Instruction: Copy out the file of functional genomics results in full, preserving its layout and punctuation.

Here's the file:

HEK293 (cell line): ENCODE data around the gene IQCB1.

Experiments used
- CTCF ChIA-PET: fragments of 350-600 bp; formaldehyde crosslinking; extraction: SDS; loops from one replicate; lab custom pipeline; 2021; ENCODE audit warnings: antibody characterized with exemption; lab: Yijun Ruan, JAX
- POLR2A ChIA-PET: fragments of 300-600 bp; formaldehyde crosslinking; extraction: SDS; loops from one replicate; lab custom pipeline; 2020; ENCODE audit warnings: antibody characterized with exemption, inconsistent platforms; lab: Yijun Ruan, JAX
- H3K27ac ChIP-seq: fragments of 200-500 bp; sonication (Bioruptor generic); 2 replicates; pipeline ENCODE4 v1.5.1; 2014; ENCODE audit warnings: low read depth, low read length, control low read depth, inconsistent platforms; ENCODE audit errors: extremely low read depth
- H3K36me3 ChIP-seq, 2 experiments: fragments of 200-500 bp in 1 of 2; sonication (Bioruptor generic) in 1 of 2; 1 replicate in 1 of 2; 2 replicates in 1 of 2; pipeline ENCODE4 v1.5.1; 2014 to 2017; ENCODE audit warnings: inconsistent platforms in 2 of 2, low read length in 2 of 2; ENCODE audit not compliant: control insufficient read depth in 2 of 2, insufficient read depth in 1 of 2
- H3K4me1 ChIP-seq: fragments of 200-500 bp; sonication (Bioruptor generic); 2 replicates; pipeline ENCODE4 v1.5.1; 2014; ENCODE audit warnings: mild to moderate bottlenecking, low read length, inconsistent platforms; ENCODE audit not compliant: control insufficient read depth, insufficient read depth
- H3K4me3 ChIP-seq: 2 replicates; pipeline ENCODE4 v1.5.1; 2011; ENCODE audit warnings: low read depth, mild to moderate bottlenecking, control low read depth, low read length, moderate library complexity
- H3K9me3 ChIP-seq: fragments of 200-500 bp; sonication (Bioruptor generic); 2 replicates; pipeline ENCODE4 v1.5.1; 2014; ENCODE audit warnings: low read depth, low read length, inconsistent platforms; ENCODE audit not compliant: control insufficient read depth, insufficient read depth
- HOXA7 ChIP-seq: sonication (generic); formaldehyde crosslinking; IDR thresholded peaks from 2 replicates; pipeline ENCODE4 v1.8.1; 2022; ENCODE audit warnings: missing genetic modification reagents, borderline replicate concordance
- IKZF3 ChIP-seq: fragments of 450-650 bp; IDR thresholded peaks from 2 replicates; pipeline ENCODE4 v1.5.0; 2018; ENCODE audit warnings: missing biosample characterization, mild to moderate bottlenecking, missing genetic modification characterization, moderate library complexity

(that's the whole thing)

HEK293 (cell line): ENCODE data around the gene IQCB1.

Experiments used
- CTCF ChIA-PET: fragments of 350-600 bp; formaldehyde crosslinking; extraction: SDS; loops from one replicate; lab custom pipeline; 2021; ENCODE audit warnings: antibody characterized with exemption; lab: Yijun Ruan, JAX
- POLR2A ChIA-PET: fragments of 300-600 bp; formaldehyde crosslinking; extraction: SDS; loops from one replicate; lab custom pipeline; 2020; ENCODE audit warnings: antibody characterized with exemption, inconsistent platforms; lab: Yijun Ruan, JAX
- H3K27ac ChIP-seq: fragments of 200-500 bp; sonication (Bioruptor generic); 2 replicates; pipeline ENCODE4 v1.5.1; 2014; ENCODE audit warnings: low read depth, low read length, control low read depth, inconsistent platforms; ENCODE audit errors: extremely low read depth
- H3K36me3 ChIP-seq, 2 experiments: fragments of 200-500 bp in 1 of 2; sonication (Bioruptor generic) in 1 of 2; 1 replicate in 1 of 2; 2 replicates in 1 of 2; pipeline ENCODE4 v1.5.1; 2014 to 2017; ENCODE audit warnings: inconsistent platforms in 2 of 2, low read length in 2 of 2; ENCODE audit not compliant: control insufficient read depth in 2 of 2, insufficient read depth in 1 of 2
- H3K4me1 ChIP-seq: fragments of 200-500 bp; sonication (Bioruptor generic); 2 replicates; pipeline ENCODE4 v1.5.1; 2014; ENCODE audit warnings: mild to moderate bottlenecking, low read length, inconsistent platforms; ENCODE audit not compliant: control insufficient read depth, insufficient read depth
- H3K4me3 ChIP-seq: 2 replicates; pipeline ENCODE4 v1.5.1; 2011; ENCODE audit warnings: low read depth, mild to moderate bottlenecking, control low read depth, low read length, moderate library complexity
- H3K9me3 ChIP-seq: fragments of 200-500 bp; sonication (Bioruptor generic); 2 replicates; pipeline ENCODE4 v1.5.1; 2014; ENCODE audit warnings: low read depth, low read length, inconsistent platforms; ENCODE audit not compliant: control insufficient read depth, insufficient read depth
- HOXA7 ChIP-seq: sonication (generic); formaldehyde crosslinking; IDR thresholded peaks from 2 replicates; pipeline ENCODE4 v1.8.1; 2022; ENCODE audit warnings: missing genetic modification reagents, borderline replicate concordance
- IKZF3 ChIP-seq: fragments of 450-650 bp; IDR thresholded peaks from 2 replicates; pipeline ENCODE4 v1.5.0; 2018; ENCODE audit warnings: missing biosample characterization, mild to moderate bottlenecking, missing genetic modification characterization, moderate library complexity